I went to speak at a School Board meeting about asking them to go fragrance-free at the schools. There was a large crowd and the limit of fragrance even with a mask was beyond my limit. I almost left but I realized I had company. I was sitting in an auditorium seat and leaning on the back of the seat next to me was a cute little girl around age 4. We exchanged hellos and of course being four she asked what the mask was for. I explained that perfumes made me sick. At this point, her mom asked what she was doing and in the matter of fact way of a four-year old, she responded “Talking to the lady with the mask, Mom”. No fear. No judgment. No harassment.

Oswego 086This post has been therapy for me. I realized as I wrote this the reason I’m not wearing my mask. It isn’t because of how I look. It’s because I’m afraid of being attacked again. I don’t mean verbally. I mean physically. Over a five-year period numerous students deliberately exposed me to high levels of fragrances. The deliberate exposures started when I was told by a police officer to post signs stating my need to be fragrance free. It is only as I write this that I realize I’m still afraid. A doctor didn’t need to tell me I had MCS (although they officially have) and a psychiatrist doesn’t need to tell me I have P.T.S.D. I never went and cleaned out my classroom. When I think of going near my former classroom I have panic attacks.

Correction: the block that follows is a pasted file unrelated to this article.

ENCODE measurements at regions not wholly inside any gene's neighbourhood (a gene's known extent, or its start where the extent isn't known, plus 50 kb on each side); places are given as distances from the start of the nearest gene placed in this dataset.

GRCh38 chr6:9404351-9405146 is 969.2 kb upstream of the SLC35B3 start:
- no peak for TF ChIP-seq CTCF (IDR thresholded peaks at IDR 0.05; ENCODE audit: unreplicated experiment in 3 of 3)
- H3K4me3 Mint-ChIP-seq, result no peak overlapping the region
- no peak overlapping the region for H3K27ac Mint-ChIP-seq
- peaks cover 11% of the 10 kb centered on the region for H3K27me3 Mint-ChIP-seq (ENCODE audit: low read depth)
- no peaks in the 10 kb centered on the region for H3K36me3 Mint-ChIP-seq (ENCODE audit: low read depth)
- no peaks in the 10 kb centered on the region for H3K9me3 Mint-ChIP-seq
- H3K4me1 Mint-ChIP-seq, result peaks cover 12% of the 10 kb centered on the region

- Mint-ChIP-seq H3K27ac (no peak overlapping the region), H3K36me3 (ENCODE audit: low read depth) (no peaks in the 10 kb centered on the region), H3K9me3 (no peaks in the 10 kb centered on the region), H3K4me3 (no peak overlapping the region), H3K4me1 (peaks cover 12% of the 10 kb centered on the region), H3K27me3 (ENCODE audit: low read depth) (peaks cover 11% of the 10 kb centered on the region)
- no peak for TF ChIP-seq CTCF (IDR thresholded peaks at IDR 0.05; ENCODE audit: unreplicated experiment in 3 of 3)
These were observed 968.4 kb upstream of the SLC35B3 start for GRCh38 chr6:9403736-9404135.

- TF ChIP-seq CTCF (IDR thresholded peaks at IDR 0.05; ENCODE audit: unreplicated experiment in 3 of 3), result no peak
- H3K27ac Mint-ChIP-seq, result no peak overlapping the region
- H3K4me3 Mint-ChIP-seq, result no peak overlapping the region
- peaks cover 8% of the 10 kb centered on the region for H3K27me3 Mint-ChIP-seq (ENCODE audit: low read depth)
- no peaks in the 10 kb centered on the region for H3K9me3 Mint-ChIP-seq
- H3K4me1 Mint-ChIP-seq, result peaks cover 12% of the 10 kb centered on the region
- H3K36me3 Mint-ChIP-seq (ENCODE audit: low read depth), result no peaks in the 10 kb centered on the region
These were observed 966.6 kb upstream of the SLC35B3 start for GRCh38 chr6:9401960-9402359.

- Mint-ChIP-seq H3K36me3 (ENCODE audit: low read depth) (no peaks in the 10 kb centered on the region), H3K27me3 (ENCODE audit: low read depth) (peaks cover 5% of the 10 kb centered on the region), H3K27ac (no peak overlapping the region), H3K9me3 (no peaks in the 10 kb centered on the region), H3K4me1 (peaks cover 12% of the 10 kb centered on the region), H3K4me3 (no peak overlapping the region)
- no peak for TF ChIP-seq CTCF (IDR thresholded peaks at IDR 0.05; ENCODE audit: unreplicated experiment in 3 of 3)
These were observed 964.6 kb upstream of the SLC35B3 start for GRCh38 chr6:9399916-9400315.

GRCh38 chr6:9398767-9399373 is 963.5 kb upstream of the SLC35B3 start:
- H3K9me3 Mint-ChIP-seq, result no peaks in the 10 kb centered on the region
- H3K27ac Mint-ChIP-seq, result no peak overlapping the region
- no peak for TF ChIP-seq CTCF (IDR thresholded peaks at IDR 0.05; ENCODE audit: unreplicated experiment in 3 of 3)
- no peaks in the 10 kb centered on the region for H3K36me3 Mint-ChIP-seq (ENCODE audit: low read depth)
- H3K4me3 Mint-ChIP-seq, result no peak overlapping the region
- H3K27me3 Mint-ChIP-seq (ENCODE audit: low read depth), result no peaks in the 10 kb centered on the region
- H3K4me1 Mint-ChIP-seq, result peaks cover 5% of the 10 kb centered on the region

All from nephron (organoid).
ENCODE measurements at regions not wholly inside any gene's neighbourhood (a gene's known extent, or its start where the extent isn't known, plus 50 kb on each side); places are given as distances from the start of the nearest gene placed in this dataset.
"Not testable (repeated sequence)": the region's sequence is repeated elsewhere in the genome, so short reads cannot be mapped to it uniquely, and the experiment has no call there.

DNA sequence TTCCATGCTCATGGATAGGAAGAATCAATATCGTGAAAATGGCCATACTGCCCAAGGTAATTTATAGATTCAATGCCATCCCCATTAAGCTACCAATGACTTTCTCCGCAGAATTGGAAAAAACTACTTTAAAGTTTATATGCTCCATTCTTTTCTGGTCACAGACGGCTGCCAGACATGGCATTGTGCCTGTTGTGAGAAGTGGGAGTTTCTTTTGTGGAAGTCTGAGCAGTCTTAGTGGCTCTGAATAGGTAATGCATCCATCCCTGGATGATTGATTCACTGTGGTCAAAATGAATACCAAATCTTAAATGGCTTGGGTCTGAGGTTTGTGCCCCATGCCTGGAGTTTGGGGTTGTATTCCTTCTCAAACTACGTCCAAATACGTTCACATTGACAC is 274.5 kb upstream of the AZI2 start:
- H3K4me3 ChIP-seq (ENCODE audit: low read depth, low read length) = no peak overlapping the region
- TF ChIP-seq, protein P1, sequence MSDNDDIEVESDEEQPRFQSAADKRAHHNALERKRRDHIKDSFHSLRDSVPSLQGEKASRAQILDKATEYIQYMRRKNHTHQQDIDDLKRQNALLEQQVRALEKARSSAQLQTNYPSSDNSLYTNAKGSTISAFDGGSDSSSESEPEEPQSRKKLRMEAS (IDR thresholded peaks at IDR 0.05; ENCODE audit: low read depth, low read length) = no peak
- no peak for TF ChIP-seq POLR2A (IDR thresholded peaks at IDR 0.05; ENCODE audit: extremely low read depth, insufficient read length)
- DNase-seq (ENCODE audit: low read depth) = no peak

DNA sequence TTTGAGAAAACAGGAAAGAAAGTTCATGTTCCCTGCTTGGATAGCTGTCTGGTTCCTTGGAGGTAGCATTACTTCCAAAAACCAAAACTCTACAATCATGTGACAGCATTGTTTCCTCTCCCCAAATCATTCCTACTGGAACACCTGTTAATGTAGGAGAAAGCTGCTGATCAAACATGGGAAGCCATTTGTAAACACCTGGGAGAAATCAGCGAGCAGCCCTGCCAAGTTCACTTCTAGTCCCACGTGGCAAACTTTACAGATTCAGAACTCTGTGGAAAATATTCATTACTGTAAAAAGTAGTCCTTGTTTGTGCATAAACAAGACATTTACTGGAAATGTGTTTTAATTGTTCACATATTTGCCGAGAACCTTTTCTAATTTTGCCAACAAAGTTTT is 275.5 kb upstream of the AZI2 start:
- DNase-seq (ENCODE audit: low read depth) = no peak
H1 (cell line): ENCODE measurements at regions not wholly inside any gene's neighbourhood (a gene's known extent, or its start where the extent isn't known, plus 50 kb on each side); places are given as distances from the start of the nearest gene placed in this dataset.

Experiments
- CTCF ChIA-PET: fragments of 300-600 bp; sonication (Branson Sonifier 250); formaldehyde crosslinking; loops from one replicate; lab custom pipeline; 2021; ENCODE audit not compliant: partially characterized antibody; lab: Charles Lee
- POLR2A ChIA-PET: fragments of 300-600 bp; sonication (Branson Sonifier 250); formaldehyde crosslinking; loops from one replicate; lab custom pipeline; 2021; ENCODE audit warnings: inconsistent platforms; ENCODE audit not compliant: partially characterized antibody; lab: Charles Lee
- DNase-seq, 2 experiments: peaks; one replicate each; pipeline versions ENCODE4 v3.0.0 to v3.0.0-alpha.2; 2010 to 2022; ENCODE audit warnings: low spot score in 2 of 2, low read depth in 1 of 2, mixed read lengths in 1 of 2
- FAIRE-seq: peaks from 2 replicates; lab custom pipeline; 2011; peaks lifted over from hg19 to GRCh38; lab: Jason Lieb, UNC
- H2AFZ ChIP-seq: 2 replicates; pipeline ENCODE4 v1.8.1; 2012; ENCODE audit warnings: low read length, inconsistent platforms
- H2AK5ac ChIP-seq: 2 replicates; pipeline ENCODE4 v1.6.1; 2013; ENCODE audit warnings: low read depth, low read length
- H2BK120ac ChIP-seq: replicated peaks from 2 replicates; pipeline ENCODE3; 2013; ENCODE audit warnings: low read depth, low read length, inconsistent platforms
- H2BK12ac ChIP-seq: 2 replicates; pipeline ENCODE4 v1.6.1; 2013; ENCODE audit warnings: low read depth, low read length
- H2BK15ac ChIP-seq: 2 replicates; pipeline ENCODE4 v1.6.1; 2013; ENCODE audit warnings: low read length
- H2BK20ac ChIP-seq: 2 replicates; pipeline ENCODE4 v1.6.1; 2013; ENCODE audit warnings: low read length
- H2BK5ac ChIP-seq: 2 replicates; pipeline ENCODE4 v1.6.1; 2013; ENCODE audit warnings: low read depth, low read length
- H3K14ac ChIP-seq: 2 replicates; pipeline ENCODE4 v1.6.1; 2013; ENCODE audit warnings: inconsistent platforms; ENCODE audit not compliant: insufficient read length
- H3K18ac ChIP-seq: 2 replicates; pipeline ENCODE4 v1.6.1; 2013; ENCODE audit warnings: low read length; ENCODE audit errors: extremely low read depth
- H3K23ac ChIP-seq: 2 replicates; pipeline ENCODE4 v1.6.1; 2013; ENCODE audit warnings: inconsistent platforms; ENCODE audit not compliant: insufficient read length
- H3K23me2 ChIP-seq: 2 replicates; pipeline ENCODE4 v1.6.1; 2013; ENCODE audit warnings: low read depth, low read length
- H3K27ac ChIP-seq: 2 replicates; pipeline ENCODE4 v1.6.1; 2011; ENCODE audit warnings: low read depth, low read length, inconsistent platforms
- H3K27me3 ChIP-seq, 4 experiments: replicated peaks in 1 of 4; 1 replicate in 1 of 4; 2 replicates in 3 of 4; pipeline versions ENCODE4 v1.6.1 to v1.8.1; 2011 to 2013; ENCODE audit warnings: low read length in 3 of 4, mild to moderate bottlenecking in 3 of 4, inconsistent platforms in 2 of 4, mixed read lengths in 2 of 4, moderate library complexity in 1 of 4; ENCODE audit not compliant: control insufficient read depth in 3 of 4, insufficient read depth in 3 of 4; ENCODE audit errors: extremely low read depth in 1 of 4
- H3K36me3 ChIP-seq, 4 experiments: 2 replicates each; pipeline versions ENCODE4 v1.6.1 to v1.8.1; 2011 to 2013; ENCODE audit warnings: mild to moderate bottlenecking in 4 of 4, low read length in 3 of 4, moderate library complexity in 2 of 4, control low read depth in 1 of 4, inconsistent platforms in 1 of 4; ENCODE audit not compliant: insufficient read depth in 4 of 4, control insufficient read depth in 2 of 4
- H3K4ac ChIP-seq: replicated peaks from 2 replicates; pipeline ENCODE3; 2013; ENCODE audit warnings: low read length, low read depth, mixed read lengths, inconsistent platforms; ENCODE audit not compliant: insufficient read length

Image6MsOBRecently a friend gave me the name plate that hung outside of my classroom. It was wrapped and taped to my house door as a surprise. From their perspective it was a loving thing to do. I only unwrapped the corner and when I saw what it was I immediately had a panic attack.

I now as I write this have to admit I’m scared still that wearing my mask makes me vulnerable to being chemically assaulted again. It’s like an advertisement explaining to all the bullies in the world exactly how to harm me. Today the fear STOPS! I removed the name plate from the drawer where I keep all the legal stuff and medical stuff and documentation of the bullying from my MCS — I unwrapped it and as you can see I have hung it in my study. I almost put it under my vision board. But my vision board is about what I want to manifest now and in the future. So I hung it under my prize-winning photo.

Image1ME002I never would have taken up photography if I hadn’t become disabled. By letting go of the past I am now able to have a different present.

I wonder of those reading this and seeking love and not finding it — maybe?! — you’re hiding and you don’t know it either. Maybe holding onto the fears of your past is preventing you from discovering your gifts in the present. Do you think you have a fear holding you back from a life filled with love? Maybe like me you didn’t know either. Maybe reading this will toggle it loose from where it is deeply hidden so that you can release it and make room for more love. I hope so.

Today’s Intention: Go somewhere with my mask on.

Love,

Colleen